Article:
KALAMAZOO, Mich. (WOOD) — Pet owners in southwest Michigan struggling to afford getting their animals care now have an option, thanks to a local volunteer group.
On May 8, the Kalamazoo Humane Society launched VetReach Kalamazoo, a grant-funded veterinary outreach program for pet owners without a home, with low income or living in the most at-risk neighborhoods.
The program provides free wellness and vaccine clinics, low-cost spaying, neutering and humane euthanasia and safe housing for pets of domestic violence survivors. At the May 15 clinic, so many showed up that VetReach had to change venues to the Kalamazoo Farmer’s Market, where some waited hours.
Kalamazoo Humane Society Executive Director Aaron Winters said the high demand shows how critical this lifeline is needed locally.
“They’re just trying to survive each day, but they consider their pets a member of the family,” Winters explained. “Not getting the vaccination and an animal getting sick is, for most people in a situation like the ones that are here, might be a death sentence for the animals. Because they can’t afford the treatment. It’s easier to provide the prevention than it is the treatment. That’s when we saw a great need.”
A couple owners who brought their pets to the clinic, including Randi Zuverink, told News 8 the program is a godsend.
“Both my husband and I are disabled, and we have a son with kidney disease, so most of our money gets pulled into healthcare expenses. This is a real lifesaver. I would not have been able to get my cats vaccinated or fixed.”
Zuverink also takes care of some strays in her neighborhood, including a cat who needed serious medical attention from the clinic. She hopes the clinic’s treatment will help her find a home.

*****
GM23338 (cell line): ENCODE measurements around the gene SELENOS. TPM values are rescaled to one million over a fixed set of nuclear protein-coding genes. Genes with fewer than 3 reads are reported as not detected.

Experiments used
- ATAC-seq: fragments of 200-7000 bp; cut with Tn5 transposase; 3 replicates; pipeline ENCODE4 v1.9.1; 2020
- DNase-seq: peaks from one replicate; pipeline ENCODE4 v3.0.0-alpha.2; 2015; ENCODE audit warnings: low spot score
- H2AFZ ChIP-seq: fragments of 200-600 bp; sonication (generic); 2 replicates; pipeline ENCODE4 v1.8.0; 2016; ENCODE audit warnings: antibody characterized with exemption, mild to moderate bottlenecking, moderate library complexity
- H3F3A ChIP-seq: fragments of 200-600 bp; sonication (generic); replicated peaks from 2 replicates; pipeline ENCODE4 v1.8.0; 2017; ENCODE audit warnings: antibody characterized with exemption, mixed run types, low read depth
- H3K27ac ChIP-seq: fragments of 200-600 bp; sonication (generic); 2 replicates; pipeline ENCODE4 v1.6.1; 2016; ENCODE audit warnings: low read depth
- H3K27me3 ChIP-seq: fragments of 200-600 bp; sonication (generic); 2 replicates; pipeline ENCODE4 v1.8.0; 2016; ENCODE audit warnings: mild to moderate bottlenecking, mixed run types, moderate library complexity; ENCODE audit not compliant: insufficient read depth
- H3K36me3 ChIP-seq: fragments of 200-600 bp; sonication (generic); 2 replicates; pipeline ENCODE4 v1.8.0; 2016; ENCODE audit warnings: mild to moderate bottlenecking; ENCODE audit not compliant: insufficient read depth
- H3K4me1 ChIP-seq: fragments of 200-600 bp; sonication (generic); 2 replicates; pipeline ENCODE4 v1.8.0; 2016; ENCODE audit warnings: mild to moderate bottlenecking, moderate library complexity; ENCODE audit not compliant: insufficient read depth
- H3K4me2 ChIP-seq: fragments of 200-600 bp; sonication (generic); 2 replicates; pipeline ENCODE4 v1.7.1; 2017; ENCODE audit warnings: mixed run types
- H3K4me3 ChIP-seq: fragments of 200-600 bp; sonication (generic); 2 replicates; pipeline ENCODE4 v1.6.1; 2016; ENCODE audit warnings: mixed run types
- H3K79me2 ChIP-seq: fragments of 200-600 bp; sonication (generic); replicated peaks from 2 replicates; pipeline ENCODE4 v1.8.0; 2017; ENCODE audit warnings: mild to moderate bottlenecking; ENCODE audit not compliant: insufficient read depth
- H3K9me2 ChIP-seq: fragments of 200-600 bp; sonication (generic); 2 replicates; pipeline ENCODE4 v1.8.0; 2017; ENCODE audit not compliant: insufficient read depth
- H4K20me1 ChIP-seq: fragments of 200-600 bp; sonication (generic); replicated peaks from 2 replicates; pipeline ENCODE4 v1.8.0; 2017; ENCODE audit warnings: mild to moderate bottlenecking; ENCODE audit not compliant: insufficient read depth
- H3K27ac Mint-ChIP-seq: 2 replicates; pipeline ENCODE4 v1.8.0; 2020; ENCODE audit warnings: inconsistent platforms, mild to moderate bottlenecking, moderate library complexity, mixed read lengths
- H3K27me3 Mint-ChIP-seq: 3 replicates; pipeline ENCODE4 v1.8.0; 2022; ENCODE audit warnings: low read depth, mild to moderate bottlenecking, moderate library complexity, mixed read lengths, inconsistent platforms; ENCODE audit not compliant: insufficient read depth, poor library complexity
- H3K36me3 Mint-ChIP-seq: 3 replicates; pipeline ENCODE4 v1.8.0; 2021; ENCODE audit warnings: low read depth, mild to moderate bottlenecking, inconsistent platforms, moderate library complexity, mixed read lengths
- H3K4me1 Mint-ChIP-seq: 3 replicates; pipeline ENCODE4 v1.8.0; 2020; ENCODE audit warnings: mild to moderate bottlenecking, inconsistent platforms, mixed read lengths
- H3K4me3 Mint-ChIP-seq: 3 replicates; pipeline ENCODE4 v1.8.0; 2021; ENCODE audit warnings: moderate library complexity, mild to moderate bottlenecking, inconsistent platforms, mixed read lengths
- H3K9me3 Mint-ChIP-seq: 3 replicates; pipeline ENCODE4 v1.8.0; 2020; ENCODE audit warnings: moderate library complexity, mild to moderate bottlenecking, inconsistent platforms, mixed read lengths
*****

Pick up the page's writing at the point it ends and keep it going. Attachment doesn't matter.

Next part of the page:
“I’m hoping to try to find a foster family,” Zuverink said. “If I could take her, I would. There may still be a chance I could convince my husband, but probably not.”
“A lot of people would look at you and say, ‘Why in the world would you take an animal if you can’t really afford it?'” said Debra Myland, who brought a five-week-old puppy to the clinic. “Where there’s a will, there’s a way.”
With that attitude, Myland wanted to help her daughter — a single mother of two working third shift in Kalamazoo — when it came to the newest addition of their family.
“When we heard about this project going on, we thought it’s a prime opportunity to make sure that the puppy is healthy and make sure he’s got a good life ahead of him,” Myland said.
The two say this program is peace of mind for both their pocketbooks and lifelong pals.
“Seeing all these people come out is just heartwarming to know that we’ve got such a community that wants to help these animals and all the volunteers’ time,” Zuverink said. “(I’m) just grateful for that.”
According to the Kalamazoo Humane Society, more than 80 pets were taken care of on Monday. As many as 75 owners had to be turned away but will be contacted for a spot at a future clinic.
The nonprofit said they desperately need volunteers, veterinary doctors, technicians and assistants to reach their goal of running at least one clinic every month. If you or someone you know is interested, email their outreach coordinator at email@example.com.